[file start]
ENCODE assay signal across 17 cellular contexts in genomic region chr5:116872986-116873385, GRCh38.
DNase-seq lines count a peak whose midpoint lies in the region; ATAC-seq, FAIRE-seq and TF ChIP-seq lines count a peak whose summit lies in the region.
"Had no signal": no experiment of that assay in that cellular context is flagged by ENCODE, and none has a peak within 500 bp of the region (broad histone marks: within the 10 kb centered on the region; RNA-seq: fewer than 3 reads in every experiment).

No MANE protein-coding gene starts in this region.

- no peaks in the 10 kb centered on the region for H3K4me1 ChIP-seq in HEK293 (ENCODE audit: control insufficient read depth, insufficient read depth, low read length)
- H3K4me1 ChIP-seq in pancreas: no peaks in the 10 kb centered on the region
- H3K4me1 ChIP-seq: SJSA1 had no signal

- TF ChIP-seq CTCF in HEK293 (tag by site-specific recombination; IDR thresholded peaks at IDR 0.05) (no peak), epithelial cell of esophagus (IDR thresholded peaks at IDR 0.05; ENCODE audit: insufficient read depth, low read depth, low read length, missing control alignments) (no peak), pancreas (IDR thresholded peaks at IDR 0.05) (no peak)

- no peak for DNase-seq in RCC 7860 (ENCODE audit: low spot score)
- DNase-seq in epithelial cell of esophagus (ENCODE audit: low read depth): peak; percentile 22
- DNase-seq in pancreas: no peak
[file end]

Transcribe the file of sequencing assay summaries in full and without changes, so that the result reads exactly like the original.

ENCODE assay signal across 17 cellular contexts in genomic region chr5:116872986-116873385, GRCh38.
DNase-seq lines count a peak whose midpoint lies in the region; ATAC-seq, FAIRE-seq and TF ChIP-seq lines count a peak whose summit lies in the region.
"Had no signal": no experiment of that assay in that cellular context is flagged by ENCODE, and none has a peak within 500 bp of the region (broad histone marks: within the 10 kb centered on the region; RNA-seq: fewer than 3 reads in every experiment).

No MANE protein-coding gene starts in this region.

- no peaks in the 10 kb centered on the region for H3K4me1 ChIP-seq in HEK293 (ENCODE audit: control insufficient read depth, insufficient read depth, low read length)
- H3K4me1 ChIP-seq in pancreas: no peaks in the 10 kb centered on the region
- H3K4me1 ChIP-seq: SJSA1 had no signal

- TF ChIP-seq CTCF in HEK293 (tag by site-specific recombination; IDR thresholded peaks at IDR 0.05) (no peak), epithelial cell of esophagus (IDR thresholded peaks at IDR 0.05; ENCODE audit: insufficient read depth, low read depth, low read length, missing control alignments) (no peak), pancreas (IDR thresholded peaks at IDR 0.05) (no peak)

- no peak for DNase-seq in RCC 7860 (ENCODE audit: low spot score)
- DNase-seq in epithelial cell of esophagus (ENCODE audit: low read depth): peak; percentile 22
- DNase-seq in pancreas: no peak